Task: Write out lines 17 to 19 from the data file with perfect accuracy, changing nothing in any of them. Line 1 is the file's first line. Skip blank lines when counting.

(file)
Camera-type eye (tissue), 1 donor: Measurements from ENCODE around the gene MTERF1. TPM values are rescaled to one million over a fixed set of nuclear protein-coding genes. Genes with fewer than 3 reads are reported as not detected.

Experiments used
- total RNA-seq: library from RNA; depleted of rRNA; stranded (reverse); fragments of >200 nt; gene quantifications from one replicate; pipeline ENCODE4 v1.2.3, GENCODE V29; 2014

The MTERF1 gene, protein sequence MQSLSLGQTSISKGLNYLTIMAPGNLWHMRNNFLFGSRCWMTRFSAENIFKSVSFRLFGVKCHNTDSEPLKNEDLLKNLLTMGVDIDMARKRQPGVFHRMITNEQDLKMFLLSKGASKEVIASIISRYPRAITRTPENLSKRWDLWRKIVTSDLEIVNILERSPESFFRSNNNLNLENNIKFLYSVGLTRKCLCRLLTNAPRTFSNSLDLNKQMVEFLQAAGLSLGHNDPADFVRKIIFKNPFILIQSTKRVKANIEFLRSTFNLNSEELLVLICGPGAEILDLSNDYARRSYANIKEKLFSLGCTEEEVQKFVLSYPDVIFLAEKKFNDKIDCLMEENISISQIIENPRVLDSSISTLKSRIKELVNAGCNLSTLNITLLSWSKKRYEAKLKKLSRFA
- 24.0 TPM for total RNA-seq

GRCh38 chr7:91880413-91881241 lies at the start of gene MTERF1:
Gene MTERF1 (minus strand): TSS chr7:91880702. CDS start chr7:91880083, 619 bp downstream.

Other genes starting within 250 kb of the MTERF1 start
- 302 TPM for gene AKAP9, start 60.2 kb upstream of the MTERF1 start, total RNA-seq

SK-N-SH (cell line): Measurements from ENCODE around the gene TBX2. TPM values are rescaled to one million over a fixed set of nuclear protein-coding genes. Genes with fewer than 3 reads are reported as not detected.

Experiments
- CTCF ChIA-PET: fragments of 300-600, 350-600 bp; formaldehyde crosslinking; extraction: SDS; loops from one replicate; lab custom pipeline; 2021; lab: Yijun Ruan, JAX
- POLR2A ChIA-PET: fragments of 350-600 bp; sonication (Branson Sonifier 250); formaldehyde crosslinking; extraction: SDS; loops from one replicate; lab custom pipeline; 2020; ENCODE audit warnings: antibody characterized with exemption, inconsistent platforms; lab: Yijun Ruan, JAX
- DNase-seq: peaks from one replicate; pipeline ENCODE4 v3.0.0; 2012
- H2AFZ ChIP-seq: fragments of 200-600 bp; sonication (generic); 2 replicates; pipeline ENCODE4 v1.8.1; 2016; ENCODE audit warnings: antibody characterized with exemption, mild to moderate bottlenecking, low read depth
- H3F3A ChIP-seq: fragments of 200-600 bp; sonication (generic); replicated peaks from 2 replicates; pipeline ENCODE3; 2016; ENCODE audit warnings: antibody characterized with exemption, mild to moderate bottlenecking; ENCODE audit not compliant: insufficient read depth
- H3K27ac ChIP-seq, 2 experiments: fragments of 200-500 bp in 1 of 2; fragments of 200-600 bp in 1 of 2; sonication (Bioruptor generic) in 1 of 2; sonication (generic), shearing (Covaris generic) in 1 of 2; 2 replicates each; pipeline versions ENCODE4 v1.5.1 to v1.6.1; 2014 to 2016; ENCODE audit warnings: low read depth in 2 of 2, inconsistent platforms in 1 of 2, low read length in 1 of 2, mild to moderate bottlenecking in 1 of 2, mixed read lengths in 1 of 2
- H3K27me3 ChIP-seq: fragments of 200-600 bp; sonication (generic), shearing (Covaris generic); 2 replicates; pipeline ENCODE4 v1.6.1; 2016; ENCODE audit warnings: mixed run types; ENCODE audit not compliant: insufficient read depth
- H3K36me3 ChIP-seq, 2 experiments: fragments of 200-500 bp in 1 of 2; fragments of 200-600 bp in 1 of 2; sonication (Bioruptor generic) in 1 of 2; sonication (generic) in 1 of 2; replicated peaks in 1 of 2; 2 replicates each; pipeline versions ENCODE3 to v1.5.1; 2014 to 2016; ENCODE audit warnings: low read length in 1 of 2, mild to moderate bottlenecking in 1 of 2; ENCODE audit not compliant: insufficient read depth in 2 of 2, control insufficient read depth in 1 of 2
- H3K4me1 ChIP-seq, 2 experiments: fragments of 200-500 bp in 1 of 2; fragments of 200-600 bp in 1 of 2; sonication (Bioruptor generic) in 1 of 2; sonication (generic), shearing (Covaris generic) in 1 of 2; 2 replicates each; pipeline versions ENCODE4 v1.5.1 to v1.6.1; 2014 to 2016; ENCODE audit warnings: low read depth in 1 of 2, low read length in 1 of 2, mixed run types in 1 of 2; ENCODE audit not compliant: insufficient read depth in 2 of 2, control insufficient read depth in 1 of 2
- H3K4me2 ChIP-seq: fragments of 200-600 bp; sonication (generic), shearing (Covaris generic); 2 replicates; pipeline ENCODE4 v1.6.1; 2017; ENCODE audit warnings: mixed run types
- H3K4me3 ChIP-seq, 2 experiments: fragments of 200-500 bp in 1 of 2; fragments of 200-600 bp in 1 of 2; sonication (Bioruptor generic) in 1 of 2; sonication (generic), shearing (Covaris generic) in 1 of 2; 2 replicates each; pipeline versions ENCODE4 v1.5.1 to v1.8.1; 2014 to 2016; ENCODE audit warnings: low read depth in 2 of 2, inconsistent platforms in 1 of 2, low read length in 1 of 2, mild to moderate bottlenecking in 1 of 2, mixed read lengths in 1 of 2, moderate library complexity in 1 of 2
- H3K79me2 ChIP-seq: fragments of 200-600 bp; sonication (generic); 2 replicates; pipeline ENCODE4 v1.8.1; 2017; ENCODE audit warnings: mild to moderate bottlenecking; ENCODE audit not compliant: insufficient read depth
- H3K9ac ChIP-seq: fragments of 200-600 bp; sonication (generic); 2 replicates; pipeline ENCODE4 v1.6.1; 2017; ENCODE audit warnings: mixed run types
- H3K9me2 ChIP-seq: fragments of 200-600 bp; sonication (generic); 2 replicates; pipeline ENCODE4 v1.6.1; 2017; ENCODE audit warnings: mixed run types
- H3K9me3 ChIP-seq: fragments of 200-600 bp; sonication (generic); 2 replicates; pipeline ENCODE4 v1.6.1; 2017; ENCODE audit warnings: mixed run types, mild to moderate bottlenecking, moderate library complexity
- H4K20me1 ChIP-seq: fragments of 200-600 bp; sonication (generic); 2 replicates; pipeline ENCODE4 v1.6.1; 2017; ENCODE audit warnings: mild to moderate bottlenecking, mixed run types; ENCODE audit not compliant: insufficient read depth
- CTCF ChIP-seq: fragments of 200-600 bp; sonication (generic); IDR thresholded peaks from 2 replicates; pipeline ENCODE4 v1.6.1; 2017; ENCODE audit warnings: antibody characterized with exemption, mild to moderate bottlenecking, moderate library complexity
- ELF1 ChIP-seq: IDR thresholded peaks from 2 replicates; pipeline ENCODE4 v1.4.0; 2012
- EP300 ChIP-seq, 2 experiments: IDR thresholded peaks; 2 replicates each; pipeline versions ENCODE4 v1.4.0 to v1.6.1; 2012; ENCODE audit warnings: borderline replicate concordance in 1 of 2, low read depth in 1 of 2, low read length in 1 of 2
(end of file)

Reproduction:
- H3K27ac ChIP-seq, 2 experiments: fragments of 200-500 bp in 1 of 2; fragments of 200-600 bp in 1 of 2; sonication (Bioruptor generic) in 1 of 2; sonication (generic), shearing (Covaris generic) in 1 of 2; 2 replicates each; pipeline versions ENCODE4 v1.5.1 to v1.6.1; 2014 to 2016; ENCODE audit warnings: low read depth in 2 of 2, inconsistent platforms in 1 of 2, low read length in 1 of 2, mild to moderate bottlenecking in 1 of 2, mixed read lengths in 1 of 2
- H3K27me3 ChIP-seq: fragments of 200-600 bp; sonication (generic), shearing (Covaris generic); 2 replicates; pipeline ENCODE4 v1.6.1; 2016; ENCODE audit warnings: mixed run types; ENCODE audit not compliant: insufficient read depth
- H3K36me3 ChIP-seq, 2 experiments: fragments of 200-500 bp in 1 of 2; fragments of 200-600 bp in 1 of 2; sonication (Bioruptor generic) in 1 of 2; sonication (generic) in 1 of 2; replicated peaks in 1 of 2; 2 replicates each; pipeline versions ENCODE3 to v1.5.1; 2014 to 2016; ENCODE audit warnings: low read length in 1 of 2, mild to moderate bottlenecking in 1 of 2; ENCODE audit not compliant: insufficient read depth in 2 of 2, control insufficient read depth in 1 of 2